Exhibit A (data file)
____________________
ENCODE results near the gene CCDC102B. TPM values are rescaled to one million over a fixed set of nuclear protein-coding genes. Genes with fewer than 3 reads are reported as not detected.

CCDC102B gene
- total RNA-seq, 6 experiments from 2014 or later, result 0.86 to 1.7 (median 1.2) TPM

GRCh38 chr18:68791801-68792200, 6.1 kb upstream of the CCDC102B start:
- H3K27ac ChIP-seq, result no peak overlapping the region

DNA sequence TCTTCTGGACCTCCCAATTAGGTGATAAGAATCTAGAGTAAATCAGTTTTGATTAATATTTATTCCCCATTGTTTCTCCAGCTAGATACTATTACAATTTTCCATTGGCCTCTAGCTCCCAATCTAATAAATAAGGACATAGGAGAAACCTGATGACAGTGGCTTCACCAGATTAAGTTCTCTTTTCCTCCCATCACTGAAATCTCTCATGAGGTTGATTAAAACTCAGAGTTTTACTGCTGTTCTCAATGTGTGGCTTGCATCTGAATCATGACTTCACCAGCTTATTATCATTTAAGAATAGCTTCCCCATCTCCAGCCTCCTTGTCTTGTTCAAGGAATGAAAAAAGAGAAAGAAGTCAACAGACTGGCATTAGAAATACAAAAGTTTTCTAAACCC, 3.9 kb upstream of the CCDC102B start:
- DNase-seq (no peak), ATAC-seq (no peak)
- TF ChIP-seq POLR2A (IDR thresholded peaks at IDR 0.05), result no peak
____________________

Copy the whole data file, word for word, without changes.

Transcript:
ENCODE results near the gene CCDC102B. TPM values are rescaled to one million over a fixed set of nuclear protein-coding genes. Genes with fewer than 3 reads are reported as not detected.

CCDC102B gene
- total RNA-seq, 6 experiments from 2014 or later, result 0.86 to 1.7 (median 1.2) TPM

GRCh38 chr18:68791801-68792200, 6.1 kb upstream of the CCDC102B start:
- H3K27ac ChIP-seq, result no peak overlapping the region

DNA sequence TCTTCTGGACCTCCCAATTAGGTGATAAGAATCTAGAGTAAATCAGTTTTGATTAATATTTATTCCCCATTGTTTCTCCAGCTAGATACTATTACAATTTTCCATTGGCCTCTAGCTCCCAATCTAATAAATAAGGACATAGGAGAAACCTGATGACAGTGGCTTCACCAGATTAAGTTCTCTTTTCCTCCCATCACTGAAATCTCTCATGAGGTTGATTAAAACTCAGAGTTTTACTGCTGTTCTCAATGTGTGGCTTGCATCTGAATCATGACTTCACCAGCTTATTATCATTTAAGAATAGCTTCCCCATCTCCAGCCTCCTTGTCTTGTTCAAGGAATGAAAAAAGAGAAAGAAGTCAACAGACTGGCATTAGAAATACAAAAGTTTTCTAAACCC, 3.9 kb upstream of the CCDC102B start:
- DNase-seq (no peak), ATAC-seq (no peak)
- TF ChIP-seq POLR2A (IDR thresholded peaks at IDR 0.05), result no peak